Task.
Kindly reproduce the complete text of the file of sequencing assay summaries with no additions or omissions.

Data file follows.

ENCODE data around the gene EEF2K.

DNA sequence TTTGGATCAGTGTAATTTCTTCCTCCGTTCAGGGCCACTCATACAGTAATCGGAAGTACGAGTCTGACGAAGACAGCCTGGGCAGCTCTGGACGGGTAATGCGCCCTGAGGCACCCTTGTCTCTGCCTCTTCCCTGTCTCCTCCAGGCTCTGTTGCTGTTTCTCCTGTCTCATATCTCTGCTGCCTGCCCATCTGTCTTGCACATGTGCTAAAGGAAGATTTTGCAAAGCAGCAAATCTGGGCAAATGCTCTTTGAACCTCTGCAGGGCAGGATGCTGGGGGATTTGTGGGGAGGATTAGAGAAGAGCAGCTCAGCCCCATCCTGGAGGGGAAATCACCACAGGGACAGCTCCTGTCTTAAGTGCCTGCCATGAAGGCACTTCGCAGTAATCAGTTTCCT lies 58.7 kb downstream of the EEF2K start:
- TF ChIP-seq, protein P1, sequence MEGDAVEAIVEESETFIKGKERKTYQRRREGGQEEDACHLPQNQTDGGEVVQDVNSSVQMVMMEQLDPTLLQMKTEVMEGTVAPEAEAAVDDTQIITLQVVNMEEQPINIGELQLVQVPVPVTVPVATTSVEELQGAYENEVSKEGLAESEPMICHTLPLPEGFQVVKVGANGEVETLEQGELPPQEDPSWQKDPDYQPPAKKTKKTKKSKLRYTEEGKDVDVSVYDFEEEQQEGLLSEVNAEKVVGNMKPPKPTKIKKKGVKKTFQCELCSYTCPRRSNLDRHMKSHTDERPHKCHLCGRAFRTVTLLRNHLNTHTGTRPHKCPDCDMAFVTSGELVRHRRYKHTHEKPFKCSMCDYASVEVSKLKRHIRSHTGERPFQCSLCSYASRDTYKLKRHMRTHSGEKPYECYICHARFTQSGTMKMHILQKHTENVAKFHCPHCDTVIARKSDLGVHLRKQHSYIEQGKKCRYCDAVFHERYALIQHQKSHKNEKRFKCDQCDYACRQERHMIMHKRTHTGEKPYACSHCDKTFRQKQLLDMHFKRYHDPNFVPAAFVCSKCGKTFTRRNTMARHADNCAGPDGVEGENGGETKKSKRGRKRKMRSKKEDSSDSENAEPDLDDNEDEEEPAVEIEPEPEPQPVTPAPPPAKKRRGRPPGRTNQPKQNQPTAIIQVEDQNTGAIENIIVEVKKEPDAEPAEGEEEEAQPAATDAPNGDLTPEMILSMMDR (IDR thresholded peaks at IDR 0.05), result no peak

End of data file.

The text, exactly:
ENCODE data around the gene EEF2K.

DNA sequence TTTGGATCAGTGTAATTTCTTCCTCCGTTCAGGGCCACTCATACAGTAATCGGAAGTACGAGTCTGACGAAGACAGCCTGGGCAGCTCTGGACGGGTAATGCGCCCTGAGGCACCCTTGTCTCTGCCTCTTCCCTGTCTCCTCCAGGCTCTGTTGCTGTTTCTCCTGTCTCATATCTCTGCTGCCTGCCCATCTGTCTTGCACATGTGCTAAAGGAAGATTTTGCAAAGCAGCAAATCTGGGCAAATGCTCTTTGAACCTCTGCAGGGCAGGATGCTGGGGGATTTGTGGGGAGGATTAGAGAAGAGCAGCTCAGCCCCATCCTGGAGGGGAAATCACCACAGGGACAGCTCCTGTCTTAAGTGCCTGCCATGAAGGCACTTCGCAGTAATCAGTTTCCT lies 58.7 kb downstream of the EEF2K start:
- TF ChIP-seq, protein P1, sequence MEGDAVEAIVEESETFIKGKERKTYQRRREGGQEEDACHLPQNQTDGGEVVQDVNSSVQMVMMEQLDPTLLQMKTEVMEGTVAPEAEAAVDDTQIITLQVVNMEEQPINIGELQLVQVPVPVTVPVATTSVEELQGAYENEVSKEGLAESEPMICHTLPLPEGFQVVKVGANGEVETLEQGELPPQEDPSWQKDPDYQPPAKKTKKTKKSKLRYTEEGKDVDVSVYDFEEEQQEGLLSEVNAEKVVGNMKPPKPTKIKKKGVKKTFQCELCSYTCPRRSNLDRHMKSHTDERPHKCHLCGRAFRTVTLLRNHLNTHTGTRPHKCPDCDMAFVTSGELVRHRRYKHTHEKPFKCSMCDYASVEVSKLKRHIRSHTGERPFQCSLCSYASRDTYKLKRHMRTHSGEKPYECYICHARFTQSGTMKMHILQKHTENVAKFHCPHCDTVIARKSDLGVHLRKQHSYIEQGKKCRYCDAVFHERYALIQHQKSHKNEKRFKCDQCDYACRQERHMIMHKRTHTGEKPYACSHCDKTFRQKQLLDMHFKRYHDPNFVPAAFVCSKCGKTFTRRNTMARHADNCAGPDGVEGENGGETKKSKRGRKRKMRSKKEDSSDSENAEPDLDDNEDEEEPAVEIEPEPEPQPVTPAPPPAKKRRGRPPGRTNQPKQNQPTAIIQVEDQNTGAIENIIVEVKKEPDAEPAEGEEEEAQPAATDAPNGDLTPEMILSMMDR (IDR thresholded peaks at IDR 0.05), result no peak